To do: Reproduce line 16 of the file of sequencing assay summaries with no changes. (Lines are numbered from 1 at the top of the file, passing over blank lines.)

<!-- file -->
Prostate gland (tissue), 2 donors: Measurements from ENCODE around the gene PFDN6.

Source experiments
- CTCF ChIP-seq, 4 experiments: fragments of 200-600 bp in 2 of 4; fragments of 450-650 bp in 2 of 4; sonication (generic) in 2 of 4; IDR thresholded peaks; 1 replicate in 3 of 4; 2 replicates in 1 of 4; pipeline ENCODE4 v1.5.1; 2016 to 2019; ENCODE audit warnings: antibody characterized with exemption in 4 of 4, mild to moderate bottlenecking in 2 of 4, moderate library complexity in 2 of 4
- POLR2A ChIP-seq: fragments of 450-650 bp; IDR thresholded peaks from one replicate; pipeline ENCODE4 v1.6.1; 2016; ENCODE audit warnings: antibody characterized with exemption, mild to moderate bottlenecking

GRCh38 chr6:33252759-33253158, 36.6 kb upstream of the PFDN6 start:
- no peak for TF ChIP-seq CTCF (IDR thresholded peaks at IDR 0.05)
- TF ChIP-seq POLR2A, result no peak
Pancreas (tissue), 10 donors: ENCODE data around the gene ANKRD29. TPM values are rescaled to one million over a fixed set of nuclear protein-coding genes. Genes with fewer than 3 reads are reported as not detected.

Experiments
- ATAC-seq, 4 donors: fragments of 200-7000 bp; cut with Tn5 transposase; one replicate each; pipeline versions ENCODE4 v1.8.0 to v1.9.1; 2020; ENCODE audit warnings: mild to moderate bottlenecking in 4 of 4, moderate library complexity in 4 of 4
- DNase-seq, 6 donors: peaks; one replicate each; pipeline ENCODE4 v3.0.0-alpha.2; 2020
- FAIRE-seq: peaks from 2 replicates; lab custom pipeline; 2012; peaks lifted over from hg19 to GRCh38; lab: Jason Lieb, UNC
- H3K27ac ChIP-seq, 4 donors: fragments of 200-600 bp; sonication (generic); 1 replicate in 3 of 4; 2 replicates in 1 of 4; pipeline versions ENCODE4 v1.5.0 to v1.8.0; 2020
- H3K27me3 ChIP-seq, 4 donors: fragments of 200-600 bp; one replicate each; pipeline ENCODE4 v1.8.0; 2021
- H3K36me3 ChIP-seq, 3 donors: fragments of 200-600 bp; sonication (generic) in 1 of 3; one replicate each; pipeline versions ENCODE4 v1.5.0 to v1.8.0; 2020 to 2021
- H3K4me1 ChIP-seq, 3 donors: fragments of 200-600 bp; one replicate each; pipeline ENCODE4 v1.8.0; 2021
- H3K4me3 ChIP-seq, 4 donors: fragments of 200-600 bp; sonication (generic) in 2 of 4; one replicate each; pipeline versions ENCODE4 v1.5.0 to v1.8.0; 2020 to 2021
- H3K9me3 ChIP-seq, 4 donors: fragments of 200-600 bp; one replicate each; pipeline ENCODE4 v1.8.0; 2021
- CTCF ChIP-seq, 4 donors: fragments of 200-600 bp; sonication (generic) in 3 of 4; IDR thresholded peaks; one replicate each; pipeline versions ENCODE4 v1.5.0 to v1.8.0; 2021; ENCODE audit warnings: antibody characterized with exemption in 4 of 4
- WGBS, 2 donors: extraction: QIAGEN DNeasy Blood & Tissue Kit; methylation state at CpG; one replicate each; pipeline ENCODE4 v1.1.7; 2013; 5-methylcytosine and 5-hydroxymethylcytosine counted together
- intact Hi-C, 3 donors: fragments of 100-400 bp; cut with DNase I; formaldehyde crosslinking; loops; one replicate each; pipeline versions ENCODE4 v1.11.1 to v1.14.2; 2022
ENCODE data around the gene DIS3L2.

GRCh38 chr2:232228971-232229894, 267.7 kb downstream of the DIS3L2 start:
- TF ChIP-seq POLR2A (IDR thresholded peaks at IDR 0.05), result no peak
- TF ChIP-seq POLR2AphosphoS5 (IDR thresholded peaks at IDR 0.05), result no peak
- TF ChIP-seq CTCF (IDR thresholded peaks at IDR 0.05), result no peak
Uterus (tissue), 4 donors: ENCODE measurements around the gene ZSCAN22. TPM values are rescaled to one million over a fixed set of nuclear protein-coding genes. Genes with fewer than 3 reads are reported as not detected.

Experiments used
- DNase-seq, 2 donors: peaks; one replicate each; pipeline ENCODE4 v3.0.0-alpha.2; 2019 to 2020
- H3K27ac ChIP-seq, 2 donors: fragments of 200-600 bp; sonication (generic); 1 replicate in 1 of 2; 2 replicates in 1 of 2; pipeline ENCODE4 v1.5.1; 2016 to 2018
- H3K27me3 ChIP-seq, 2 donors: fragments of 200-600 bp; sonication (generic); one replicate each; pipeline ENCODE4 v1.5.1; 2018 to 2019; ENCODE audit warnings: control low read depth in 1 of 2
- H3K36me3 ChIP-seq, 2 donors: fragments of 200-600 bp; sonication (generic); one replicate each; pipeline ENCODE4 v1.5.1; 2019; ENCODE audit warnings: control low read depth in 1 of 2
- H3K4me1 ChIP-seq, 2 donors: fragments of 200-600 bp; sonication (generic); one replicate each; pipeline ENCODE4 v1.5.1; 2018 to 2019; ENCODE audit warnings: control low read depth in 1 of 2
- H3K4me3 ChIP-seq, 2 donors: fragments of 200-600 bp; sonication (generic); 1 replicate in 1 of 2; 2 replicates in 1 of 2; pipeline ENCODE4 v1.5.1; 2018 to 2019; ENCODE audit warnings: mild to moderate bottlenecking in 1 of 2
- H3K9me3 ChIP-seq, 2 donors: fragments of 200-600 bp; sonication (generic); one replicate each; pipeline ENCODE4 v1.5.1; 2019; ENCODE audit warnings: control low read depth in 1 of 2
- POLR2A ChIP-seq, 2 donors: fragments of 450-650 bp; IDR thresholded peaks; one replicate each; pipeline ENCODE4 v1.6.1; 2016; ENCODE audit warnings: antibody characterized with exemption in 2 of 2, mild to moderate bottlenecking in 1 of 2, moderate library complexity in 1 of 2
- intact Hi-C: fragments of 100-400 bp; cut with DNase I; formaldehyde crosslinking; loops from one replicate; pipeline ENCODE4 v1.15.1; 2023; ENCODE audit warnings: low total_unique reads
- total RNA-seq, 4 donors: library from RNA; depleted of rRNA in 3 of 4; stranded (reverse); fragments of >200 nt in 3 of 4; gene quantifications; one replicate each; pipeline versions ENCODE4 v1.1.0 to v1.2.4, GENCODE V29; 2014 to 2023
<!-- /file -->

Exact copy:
- H3K4me1 ChIP-seq, 3 donors: fragments of 200-600 bp; one replicate each; pipeline ENCODE4 v1.8.0; 2021